Wednesday, 21 March 2012

Frambuesas! y Nueces!

Picking raspberries beneath soaring granite mountains. Laughing with a local family over home-cooked meals. Grabbing ripe apples directly off the branch when we want a snack. And all of this before we retire to our cozy log cabin in a corner of the farm and make a fire in our wood-burning stove.

Did I mention that all of this is free?

Well I guess not entirely free. For six hours a day (five days a week) of our time and labor, we have our cabin, breakfast and lunch provided, and weekends free in an area of Argentina where there are more hikes than we could do in a year.

That's the deal for two weeks of volunteering on an organic farm in El Bolson, Argentina, in northern Patagonia. And I have to say: we are loving it.

A typical day starts at 8:00am for breakfast with the other three volunteers before working from 9:00-12:00. Lunch is prepared either by a volunteer or by the hosts and is eaten with the group around 12:30 or 1:00pm. We then clean up the kitchen and have a break until 3:00pm, when we start working again until 6:00pm. It goes pretty fast and the work isn't too physically demanding.

Where the actual work is concerned, I will admit that we were a bit naive in our expectations. When we decided to make volunteering a part of our trip, we saw it as an opportunity to learn important skills that we could use later for a possible career change. So far, we have learned the useful, resume-building competencies of collecting walnuts, digging up weeds and separating raspberries based on their ripeness. Heavy stuff.
I actually really love picking raspberries. Dead serious.
Miss March of the "Lesbian Farmers of Patagonia" Calendar 2012

Despite the rudimentary work, we are absolutely loving working outside and being active all day long. The farm itself is gorgeous and set in a stunning location, and it's nice to be in one place for more than a week.
My dog Mia. She loves me almost as much as I love her (but apparently not enough to open her eyes for our family portrait...)
Sunset on the mountains that overlook the farm
An aperitif on our makeshift patio

 This place is over-run by adorable fluffy things.
I have no witty caption, I just like this picture.
The best thing about the place, though, is our accommodation. While our cabin is extremely rustic, it is cozy, has a kitchen and a bathroom with hot water, and above all, it is private. For the last three months, we've been constantly sharing a living space with other people. We have gotten used to working around other backpackers in the kitchen when we are cooking, passing people in the hallway on our way to the bathroom and being forced to make small talk in the breakfast area before we've even had our first coffee. For the first time since we left Switzerland, we have our own space (albeit an extremely small and basic one) and it is wonderful.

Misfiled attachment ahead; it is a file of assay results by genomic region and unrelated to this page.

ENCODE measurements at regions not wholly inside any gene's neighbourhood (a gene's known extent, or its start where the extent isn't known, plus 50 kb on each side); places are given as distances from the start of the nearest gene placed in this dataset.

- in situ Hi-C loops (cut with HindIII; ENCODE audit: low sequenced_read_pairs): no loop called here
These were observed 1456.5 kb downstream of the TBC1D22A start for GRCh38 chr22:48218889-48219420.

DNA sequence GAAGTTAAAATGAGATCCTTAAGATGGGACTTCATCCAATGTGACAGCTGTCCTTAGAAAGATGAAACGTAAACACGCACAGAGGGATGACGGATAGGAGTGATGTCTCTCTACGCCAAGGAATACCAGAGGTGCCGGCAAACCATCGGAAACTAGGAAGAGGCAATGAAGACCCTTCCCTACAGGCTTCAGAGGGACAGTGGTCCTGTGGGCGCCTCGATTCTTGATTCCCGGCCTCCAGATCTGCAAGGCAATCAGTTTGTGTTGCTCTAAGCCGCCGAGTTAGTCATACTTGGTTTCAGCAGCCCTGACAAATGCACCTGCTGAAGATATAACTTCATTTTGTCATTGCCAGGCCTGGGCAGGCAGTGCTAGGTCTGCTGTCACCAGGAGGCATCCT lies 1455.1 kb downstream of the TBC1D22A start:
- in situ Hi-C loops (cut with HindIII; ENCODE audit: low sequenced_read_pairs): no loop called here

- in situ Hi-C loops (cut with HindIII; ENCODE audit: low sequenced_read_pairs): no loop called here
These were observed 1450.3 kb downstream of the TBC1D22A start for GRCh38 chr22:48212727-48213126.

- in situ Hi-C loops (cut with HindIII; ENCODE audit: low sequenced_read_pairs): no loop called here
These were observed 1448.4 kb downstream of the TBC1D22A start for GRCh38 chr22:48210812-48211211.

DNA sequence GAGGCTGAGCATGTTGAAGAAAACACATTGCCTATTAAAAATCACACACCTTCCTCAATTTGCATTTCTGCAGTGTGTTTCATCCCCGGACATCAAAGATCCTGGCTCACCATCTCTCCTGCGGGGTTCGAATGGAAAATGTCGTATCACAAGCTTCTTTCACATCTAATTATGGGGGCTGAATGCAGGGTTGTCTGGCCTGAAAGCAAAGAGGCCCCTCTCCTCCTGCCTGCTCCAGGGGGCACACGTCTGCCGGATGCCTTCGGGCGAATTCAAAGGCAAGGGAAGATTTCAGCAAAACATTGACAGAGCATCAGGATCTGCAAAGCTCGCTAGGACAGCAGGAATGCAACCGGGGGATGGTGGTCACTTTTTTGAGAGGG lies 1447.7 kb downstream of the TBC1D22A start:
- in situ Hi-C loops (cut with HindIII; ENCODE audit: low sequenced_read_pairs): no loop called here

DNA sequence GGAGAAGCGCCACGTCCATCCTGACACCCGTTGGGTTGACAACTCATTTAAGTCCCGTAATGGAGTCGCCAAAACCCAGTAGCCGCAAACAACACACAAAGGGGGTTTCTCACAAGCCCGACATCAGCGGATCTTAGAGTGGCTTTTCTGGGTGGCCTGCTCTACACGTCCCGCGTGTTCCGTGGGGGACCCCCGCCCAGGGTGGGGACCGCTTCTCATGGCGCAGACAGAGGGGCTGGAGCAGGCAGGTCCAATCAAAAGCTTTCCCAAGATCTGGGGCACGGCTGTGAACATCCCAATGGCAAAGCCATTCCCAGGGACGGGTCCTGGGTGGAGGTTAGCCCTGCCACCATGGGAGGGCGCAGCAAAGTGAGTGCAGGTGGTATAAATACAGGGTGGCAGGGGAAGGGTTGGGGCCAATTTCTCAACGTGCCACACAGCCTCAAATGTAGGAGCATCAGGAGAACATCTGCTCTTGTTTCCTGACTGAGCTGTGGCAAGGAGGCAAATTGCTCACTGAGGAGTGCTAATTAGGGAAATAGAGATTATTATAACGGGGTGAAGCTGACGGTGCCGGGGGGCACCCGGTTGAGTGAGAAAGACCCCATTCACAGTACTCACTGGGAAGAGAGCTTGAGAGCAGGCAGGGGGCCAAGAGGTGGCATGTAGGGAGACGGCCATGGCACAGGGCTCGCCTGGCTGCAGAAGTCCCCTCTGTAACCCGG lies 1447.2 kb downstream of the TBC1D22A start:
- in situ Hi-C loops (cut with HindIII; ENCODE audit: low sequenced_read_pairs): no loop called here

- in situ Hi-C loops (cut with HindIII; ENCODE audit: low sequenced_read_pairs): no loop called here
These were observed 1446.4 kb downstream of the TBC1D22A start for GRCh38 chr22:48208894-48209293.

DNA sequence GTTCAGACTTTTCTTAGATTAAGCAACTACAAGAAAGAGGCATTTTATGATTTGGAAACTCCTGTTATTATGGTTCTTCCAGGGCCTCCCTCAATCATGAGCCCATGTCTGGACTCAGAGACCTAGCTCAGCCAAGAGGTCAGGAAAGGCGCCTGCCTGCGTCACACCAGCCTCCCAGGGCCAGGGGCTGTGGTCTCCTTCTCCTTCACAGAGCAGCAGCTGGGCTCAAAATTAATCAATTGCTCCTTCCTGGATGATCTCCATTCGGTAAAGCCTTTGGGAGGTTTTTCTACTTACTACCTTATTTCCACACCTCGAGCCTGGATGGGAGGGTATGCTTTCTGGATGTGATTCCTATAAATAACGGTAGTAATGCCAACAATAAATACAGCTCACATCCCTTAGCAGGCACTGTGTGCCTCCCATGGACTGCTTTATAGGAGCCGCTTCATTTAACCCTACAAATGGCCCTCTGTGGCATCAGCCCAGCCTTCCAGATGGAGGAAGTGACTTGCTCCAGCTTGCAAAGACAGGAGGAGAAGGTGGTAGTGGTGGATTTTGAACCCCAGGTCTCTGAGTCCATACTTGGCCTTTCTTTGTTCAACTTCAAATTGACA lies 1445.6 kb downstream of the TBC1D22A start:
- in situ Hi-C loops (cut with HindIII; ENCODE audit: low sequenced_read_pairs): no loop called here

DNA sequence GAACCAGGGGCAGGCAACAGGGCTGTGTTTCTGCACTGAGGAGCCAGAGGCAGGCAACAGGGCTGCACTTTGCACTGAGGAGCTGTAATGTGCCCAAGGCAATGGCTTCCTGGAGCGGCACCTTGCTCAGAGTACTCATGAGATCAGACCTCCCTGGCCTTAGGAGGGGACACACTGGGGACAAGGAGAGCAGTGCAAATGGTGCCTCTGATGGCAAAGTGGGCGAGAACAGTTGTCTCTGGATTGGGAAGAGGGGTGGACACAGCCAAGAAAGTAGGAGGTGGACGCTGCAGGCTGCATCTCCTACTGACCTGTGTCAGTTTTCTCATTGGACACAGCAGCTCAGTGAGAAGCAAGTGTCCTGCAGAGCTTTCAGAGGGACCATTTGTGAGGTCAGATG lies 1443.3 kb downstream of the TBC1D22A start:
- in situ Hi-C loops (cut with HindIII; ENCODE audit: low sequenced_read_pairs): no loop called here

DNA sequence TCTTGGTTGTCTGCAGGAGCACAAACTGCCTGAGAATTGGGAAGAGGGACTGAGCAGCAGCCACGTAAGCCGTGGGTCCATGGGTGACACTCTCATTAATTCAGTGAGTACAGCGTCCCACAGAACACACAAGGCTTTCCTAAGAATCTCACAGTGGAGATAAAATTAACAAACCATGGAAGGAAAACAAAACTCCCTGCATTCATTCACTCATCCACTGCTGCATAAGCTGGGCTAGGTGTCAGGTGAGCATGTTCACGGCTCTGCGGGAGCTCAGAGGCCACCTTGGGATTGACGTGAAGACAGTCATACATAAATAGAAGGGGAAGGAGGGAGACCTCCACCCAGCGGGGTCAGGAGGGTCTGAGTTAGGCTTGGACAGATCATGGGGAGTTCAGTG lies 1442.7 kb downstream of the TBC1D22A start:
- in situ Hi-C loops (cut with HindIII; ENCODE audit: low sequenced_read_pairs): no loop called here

Home Sweet Home
Keeping the romance alive with bunk beds
Our kitchen/dining room/entry/office
We also lucked out with our hosts, Roly and Analia, who are extremely sweet. That is, we think they are sweet, but since they only speak extremely fast, incomprehensibly-accented Spanish that sounds like a turkey's gobble, we usually only have a vague idea what they are saying and basically just try to interpret facial expressions and hand gestures. In fact, for all we know they could be insulting us during every conversation, but as long as they do it with a smile, we'll just nod with dopey grins on our faces and say, "Si, gracias!"

Just to make things even easier on us, Roly is a very kind but very excitable man who Punctuatates! Every! Sentence! With! An! Exclamation Point! He's so excited about things like walnuts (Nueces!) and raspberries (Frambuesas!) that he talks even faster than usual while giving us instructions, making it all but impossible to understand him. Below is a typical conversation between Roly and us:

Roly: Gobble gobble Nueces! Gobble this morning gobble!

Us: Si!

Roly: Gobble gobble behind the house gobble!

Us: Si...

Roly: Si, si, si! Nueces! Afterwards gobble gobble gobble! Bueno!

Us: Si, gracias!

Lunches are even more awkward, when we sit around the table with Roly and Analia and try to keep up our end of the conversation for an hour. Our Spanish is slowly improving enough that we can make basic small talk, and when Roly isn't talking about walnuts, he calms down a little and we can actually understand him. But it's still pretty painful and we sure as hell aren't having any philosophical discussions around that lunch table.
Overall, our time here is both relaxing and enriching. We are enjoying the place, the work and the people, and are managing to improve our Spanish as well.

But I think by the time we leave this weekend, I'll be glad to say goodbye to nueces.


  1. Way to go guys
    Love reading your adventures

  2. Love this blog and you sharing your adventure with us.

    Your playful, sarcastic wit remind me of myself. thanks again.


  3. You call this volunteering? Puh-leez!

    Lepers with AIDS. Now that's volunteering...



    1. Argentina's all out of those. Orphans with Ebola too. We checked.

      PS- Didn't know I could count you among my audience. Thanks for reading, Tan!

  4. Oh my god how you made me laugh with your discussion report! encore! encore! encore!